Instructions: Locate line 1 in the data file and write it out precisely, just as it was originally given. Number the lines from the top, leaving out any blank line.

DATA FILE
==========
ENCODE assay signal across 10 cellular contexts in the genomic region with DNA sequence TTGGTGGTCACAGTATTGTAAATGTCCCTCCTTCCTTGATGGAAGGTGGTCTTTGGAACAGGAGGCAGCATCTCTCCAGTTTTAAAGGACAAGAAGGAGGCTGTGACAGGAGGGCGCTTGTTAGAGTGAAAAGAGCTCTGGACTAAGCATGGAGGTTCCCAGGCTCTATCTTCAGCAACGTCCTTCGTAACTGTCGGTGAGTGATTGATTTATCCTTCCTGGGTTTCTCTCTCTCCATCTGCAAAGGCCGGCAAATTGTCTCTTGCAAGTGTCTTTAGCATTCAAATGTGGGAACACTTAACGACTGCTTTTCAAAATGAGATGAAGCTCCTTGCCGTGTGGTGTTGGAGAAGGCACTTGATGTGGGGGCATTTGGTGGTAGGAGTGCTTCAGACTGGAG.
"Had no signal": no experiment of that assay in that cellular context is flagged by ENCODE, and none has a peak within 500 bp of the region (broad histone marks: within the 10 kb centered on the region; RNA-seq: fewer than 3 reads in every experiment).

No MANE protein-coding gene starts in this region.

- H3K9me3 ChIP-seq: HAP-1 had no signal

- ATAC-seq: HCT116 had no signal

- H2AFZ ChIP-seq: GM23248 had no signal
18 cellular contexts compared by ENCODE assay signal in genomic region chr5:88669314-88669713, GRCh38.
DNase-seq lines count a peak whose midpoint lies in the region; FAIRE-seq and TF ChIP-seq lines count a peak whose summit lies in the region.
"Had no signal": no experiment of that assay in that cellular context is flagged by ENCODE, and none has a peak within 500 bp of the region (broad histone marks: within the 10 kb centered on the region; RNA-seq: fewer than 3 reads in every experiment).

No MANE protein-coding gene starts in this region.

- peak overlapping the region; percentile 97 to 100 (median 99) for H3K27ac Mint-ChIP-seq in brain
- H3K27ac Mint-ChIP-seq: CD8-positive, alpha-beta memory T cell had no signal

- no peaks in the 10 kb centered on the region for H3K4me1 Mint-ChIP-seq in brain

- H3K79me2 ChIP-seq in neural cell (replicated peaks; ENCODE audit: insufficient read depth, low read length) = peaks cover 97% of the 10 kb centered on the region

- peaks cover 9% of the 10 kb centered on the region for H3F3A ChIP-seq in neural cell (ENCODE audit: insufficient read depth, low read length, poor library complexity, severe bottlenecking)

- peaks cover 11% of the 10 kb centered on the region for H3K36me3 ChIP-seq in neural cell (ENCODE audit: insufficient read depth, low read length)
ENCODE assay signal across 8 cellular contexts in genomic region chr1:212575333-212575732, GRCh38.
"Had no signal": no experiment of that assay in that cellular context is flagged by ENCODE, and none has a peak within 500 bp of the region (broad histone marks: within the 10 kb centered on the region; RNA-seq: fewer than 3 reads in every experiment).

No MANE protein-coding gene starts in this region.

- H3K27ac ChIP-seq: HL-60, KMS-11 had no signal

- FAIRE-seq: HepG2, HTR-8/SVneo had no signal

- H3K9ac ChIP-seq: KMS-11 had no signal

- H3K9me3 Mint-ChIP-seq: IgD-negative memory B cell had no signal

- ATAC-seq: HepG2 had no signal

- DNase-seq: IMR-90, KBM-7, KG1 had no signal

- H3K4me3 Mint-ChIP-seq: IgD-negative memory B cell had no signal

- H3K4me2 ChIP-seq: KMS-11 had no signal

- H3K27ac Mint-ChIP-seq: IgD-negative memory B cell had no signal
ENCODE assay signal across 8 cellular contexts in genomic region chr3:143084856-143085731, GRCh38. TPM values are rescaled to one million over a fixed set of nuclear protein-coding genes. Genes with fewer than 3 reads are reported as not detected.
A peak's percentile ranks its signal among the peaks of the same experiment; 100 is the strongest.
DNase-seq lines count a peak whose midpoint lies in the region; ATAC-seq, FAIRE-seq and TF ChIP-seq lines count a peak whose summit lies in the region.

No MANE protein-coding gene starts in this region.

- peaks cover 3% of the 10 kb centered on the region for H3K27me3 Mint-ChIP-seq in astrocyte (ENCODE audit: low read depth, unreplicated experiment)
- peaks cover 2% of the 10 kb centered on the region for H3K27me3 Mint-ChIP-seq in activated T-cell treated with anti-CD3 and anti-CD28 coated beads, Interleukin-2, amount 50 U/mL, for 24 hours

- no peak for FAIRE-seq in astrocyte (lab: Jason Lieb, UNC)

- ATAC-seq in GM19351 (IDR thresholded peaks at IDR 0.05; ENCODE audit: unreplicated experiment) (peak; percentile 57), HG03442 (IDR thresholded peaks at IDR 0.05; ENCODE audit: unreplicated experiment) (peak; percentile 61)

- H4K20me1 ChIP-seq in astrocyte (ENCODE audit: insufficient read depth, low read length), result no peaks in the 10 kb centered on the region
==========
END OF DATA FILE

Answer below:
ENCODE assay signal across 10 cellular contexts in the genomic region with DNA sequence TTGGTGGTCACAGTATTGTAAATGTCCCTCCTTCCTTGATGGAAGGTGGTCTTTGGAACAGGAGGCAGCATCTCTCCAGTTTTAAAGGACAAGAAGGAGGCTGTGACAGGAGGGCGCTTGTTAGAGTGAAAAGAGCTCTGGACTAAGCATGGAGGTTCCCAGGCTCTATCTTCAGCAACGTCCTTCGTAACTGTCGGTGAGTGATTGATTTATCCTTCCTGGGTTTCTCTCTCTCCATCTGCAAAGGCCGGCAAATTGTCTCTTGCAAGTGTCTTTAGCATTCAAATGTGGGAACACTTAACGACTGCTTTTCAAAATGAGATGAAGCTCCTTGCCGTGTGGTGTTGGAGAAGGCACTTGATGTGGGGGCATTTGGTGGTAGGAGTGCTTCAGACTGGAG.